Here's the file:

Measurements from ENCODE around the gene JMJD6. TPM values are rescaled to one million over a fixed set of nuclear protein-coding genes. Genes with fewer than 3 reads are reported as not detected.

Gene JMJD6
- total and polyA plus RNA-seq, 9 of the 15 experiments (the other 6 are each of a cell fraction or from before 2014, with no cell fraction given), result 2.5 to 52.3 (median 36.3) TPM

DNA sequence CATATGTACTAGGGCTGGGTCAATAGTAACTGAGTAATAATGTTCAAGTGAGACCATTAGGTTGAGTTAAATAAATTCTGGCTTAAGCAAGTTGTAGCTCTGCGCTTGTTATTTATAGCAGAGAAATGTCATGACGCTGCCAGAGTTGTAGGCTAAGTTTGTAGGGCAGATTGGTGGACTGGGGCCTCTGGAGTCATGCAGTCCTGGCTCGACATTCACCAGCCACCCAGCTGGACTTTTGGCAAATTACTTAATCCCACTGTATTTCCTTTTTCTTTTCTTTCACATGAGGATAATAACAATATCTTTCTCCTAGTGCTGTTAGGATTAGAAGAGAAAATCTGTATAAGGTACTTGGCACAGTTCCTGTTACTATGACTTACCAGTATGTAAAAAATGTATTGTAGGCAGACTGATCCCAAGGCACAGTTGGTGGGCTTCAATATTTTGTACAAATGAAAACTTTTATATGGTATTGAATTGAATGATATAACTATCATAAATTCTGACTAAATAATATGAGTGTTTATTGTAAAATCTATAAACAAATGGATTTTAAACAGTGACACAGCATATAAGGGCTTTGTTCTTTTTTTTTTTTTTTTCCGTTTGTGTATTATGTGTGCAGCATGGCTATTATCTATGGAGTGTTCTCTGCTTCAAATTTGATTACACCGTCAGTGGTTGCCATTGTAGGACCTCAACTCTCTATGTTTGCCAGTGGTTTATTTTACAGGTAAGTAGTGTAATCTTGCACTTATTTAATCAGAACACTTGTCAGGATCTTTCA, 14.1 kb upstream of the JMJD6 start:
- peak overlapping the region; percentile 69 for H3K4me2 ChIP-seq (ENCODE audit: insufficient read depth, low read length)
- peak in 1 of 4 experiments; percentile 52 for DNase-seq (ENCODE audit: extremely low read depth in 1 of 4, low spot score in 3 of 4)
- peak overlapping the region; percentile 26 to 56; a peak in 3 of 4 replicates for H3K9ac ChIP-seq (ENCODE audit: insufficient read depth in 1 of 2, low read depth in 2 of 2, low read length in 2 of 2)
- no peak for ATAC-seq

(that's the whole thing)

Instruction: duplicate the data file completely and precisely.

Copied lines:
Measurements from ENCODE around the gene JMJD6. TPM values are rescaled to one million over a fixed set of nuclear protein-coding genes. Genes with fewer than 3 reads are reported as not detected.

Gene JMJD6
- total and polyA plus RNA-seq, 9 of the 15 experiments (the other 6 are each of a cell fraction or from before 2014, with no cell fraction given), result 2.5 to 52.3 (median 36.3) TPM

DNA sequence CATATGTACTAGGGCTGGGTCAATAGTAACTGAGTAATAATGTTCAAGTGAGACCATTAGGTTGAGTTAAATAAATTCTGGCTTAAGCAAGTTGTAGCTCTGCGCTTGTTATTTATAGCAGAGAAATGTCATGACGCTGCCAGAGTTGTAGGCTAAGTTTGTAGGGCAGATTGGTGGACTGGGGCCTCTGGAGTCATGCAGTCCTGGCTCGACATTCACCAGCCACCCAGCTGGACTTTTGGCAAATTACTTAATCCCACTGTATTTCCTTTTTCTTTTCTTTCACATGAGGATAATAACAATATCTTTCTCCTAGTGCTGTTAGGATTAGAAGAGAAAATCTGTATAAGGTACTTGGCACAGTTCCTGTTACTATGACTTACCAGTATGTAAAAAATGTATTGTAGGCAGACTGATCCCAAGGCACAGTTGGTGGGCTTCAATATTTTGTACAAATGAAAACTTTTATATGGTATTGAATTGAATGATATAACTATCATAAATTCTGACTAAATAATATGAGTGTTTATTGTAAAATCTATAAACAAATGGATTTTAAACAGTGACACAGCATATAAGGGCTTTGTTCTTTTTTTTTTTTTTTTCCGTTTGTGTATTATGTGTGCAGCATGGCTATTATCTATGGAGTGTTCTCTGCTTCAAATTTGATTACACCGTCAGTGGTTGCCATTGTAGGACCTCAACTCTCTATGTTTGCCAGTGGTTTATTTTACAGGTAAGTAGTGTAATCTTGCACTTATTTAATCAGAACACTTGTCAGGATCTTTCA, 14.1 kb upstream of the JMJD6 start:
- peak overlapping the region; percentile 69 for H3K4me2 ChIP-seq (ENCODE audit: insufficient read depth, low read length)
- peak in 1 of 4 experiments; percentile 52 for DNase-seq (ENCODE audit: extremely low read depth in 1 of 4, low spot score in 3 of 4)
- peak overlapping the region; percentile 26 to 56; a peak in 3 of 4 replicates for H3K9ac ChIP-seq (ENCODE audit: insufficient read depth in 1 of 2, low read depth in 2 of 2, low read length in 2 of 2)
- no peak for ATAC-seq